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How You Can Help Feral Cats

“Feral” means “wild.” Feral cats either grew up wild or turned wild after being lost or abandoned. They live in feral “colonies” with other wild cats. Sometimes a person or a group will act as a “caretaker” for a colony. Caretakers provide food and water and occasionally a small shelter, as well as spaying or neutering of the entire colony. Cared-for ferals can live as long as 10 years; without a caretaker, they will live only about two years. As long as they aren’t breeding and are left alone, they pose no threat to humans.

A feral cat is hardly ever suitable for adoption as a pet. Some owners have had success retraining feral cats, but it took years. Some semiferals are able to adjust if caught soon enough. It’s best to let ferals live with their own kind. Ferals do not need your home. Ferals are at home in the wild.

Facts About Feral Cats

  • Never touch or handle a feral cat.
  • Feral cats usually make bad house pets. Ferals live in and prefer the outdoors. They do not consider your home a paradise—to them, it’s a prison.
  • There are about 60 million feral cats in the United States alone. About 17.5 million Americans feed feral cats.
  • If a feral is returned to a different colony, he may try to return “home” even if it takes crossing several miles of highways to do it.

Why Be Concerned About Feral Cats?

If feral cats continue to breed and multiply, their numbers “swell quickly to unmanageable magnitude,” according to Esther Mechler, director of SPAY/USA in New York. That’s no lie: One female cat and her offspring theoretically can produce 420,000 cats in seven years. This problem becomes everyone’s responsibility. Without the tireless efforts of volunteers and veterinarians who trap and alter cats, our cities would be overrun with cats.

Destroying feral cats only keeps a steady stream of new cats invading the area. However, if an entire colony is trapped, altered, and returned to the same area, their numbers remain steady. Some cities and counties pledge funds to control the population—a form of “animal control.” The results have paid off. Studies across the United States and Europe have shown not only that the stray cat population is decreasing, but that it is actually cheaper to spay, neuter, and return ferals to their colony than it is to kill them.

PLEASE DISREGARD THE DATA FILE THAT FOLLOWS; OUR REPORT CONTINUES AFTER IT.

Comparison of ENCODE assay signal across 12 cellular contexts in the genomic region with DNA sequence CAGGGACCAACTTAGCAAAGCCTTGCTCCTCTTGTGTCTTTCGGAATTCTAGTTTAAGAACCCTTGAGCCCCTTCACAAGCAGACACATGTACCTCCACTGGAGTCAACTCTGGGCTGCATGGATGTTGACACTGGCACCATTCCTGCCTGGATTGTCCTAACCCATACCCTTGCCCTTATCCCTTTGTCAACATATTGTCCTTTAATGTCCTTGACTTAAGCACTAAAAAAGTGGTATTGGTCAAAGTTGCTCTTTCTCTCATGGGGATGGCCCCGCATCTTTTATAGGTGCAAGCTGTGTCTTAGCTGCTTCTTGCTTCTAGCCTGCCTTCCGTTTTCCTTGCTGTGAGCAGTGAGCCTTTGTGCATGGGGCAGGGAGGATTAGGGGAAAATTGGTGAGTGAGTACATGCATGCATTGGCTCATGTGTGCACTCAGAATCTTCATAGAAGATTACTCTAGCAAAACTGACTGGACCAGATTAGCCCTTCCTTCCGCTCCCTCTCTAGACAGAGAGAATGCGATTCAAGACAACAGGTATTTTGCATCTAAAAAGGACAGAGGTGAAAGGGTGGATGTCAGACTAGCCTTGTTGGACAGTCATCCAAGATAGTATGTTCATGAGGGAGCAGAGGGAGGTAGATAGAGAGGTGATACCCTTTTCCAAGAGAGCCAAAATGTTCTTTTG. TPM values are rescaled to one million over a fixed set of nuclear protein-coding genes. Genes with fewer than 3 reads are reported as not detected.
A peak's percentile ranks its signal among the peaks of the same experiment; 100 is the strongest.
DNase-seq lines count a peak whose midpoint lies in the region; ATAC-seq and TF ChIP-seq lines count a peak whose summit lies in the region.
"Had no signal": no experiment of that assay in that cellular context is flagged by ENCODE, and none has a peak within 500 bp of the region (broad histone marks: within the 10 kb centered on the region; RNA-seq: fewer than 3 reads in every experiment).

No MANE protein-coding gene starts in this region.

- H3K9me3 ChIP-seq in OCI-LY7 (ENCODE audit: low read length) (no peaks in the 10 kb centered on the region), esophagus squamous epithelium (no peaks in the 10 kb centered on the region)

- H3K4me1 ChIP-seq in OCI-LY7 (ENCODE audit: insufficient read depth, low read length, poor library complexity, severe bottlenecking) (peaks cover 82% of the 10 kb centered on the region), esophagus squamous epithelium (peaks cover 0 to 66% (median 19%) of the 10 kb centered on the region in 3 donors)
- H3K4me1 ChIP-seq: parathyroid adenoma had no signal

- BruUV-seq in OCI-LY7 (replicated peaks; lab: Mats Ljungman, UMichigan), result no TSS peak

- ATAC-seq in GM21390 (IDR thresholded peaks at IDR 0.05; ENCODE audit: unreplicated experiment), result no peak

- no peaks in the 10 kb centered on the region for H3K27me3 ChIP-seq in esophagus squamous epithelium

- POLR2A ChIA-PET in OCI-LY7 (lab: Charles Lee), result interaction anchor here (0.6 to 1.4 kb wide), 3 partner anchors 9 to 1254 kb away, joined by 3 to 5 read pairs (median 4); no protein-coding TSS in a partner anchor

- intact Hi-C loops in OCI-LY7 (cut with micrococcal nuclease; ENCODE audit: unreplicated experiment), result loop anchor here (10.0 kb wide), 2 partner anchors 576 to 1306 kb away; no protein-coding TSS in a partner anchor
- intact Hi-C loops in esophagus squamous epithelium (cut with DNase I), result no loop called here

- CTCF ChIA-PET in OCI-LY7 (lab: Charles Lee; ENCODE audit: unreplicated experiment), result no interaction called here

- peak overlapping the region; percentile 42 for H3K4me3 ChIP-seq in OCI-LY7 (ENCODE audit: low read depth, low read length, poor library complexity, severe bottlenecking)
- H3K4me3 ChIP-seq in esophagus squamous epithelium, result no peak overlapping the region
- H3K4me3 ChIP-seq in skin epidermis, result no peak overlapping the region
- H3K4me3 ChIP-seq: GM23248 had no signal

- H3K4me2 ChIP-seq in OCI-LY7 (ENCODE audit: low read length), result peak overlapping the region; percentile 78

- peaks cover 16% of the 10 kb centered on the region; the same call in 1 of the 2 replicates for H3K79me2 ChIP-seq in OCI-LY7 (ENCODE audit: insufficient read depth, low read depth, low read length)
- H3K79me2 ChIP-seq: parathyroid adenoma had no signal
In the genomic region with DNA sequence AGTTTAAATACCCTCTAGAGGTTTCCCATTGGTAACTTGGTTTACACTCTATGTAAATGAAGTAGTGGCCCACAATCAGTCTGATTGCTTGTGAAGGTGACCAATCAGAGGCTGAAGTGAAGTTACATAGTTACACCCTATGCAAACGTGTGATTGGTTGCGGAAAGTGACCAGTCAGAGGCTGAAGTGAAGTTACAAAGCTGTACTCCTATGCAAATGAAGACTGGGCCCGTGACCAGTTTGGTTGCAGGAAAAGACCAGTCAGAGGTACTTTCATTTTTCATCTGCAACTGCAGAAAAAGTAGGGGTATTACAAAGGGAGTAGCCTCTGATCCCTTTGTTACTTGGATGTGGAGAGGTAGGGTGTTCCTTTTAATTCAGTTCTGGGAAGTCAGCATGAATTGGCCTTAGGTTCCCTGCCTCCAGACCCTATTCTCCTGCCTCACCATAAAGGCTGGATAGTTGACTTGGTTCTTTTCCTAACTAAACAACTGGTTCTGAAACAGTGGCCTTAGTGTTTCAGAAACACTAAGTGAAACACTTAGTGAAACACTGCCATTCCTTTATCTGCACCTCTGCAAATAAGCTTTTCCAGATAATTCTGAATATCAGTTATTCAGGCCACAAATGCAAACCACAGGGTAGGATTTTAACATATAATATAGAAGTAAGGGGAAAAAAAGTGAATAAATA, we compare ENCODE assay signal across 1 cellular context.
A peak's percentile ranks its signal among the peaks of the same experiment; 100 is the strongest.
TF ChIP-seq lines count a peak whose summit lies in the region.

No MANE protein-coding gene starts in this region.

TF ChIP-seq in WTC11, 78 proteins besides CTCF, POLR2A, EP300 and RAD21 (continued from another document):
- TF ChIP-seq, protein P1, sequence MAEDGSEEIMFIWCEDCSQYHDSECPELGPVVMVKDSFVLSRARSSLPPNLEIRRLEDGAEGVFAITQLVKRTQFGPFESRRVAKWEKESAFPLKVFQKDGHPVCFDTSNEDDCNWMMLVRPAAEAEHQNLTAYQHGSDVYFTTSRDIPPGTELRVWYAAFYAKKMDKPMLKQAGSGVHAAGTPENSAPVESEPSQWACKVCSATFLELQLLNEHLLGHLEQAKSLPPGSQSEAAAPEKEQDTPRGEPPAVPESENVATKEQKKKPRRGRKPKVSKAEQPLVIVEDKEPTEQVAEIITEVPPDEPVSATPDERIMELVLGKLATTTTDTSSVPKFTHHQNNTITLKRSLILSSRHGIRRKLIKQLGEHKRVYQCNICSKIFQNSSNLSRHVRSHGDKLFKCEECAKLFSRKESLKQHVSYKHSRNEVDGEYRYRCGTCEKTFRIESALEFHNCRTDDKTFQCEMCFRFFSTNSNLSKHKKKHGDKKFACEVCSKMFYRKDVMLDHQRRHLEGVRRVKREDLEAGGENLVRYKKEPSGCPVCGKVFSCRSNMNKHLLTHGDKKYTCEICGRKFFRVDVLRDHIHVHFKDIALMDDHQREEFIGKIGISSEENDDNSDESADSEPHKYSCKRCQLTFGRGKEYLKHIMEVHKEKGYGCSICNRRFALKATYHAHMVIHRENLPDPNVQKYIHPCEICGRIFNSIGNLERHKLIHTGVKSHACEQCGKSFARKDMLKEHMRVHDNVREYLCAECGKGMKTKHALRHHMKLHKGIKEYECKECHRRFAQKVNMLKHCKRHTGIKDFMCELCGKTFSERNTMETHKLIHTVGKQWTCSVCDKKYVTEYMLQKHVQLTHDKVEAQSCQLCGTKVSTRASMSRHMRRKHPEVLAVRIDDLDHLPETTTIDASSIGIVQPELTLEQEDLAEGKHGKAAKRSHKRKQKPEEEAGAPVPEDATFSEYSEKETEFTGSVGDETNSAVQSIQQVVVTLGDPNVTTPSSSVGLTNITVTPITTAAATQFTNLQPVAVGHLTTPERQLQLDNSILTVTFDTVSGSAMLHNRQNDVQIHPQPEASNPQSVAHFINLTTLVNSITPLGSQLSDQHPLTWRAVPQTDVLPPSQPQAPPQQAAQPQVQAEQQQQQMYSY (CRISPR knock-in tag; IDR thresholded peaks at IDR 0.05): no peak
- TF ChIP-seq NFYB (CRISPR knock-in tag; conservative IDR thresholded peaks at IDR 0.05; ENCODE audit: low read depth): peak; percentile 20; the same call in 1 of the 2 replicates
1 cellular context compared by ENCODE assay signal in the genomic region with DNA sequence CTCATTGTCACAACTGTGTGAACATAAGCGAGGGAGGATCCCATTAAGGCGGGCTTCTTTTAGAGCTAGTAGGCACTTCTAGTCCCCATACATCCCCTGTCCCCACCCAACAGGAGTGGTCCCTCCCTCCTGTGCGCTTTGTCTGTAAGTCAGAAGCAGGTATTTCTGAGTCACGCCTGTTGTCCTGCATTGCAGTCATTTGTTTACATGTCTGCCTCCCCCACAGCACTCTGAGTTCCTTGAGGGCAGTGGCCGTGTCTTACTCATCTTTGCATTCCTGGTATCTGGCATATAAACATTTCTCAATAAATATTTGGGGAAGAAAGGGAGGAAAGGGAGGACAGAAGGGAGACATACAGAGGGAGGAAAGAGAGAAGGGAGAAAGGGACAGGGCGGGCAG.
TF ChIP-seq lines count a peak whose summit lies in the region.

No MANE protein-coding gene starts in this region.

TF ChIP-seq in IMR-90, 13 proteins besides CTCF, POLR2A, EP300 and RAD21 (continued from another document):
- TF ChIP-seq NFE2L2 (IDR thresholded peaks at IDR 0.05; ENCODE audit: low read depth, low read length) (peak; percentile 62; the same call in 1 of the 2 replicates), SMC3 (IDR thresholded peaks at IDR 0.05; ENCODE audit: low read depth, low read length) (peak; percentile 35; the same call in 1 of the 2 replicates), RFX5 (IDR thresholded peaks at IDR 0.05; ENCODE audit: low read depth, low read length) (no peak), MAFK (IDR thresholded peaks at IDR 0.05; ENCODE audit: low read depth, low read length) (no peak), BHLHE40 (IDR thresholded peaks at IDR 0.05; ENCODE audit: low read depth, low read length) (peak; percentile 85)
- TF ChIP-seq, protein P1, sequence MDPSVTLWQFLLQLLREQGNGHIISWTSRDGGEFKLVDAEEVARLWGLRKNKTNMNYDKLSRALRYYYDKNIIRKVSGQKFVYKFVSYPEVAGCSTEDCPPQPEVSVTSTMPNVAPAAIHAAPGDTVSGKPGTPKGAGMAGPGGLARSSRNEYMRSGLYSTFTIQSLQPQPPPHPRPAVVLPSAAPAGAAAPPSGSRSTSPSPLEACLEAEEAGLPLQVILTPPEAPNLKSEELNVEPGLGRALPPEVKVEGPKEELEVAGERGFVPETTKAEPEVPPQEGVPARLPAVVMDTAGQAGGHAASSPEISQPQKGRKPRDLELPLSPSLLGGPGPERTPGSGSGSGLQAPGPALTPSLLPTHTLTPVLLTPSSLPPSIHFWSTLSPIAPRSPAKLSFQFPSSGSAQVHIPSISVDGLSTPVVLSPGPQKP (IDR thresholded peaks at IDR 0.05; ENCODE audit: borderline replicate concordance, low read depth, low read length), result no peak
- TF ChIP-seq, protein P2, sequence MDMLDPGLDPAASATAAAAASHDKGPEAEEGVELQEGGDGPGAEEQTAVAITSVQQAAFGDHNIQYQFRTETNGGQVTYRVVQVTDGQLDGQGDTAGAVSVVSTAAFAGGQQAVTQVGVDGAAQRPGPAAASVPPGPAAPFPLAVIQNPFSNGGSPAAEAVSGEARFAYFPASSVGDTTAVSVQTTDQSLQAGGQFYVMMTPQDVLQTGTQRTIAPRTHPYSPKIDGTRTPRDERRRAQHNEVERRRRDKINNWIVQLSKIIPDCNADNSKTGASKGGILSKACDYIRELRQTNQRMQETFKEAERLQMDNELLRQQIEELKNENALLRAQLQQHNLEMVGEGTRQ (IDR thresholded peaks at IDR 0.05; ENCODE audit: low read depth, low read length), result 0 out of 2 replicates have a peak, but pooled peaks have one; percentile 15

What to Do If You Find a Feral Cat Colony

A few shelters may know the location of feral colonies and caretakers in your area. Because some agencies simply kill feral cats and others offer assistance, call different shelters. Ask about organizations whose mission is to spay and neuter feral cats. Some shelters will trap, alter, and return the colony if the caller or community can locate a caretaker who will commit to feeding and watering the colony every day. Backup caretakers also are needed. Shelters don’t like to return fixed ferals to an area that has no steady food and water supply because the cats won’t live long under those conditions.

SPAY/USA and Alley Cat Allies have a growing friends-of-feral-felines national network. They can help you organize your community.

What Else You Can Do for Ferals

  • Raise community awareness. Ferals are easy targets on which to vent abuse.
  • Set a good example for kids. Let them know that anyone who tortures cats or other animals is doing something very wrong and needs a mental health professional.
  • Volunteer to feed and water a cat colony. You must be able to go to the colony every day and have a backup for any day you cannot make it.
  • Volunteer to trap ferals and transport them to the vet’s office to be altered. Then transport them back to the colony.
  • If you see a cat roaming the neighborhood that doesn’t appear to be taken care of, consider calling the shelter to have him rescued. Some people will agree to have a stray altered and then find him another home. Neighborhood cats are no longer anyone’s pet. They don’t have regular proper care, but they are not yet feral. When caught and fixed soon enough in life, a neighborhood stray is quite adoptable. But if he runs the streets with little or no human contact, he will lose trust and become feral in no time.

Contact List for Spay and Neutering Services

For information on affordable spay and neutering services, contact:

Alley Cat Allies
www.alleycat.org

Alley Cat Rescue
www.saveacat.org

SPAY/USA
www.spayusa.org
1-800 248-SPAY (7729)

The mission of SPAY/USA is to end pet overpopulation. SPAY/USA is a network of volunteers and veterinarians working together to popularize and facilitate spay/neuter services through a nationwide toll-free referral service. SPAY/USA empowers local groups to start their own spay/neuter clinics.

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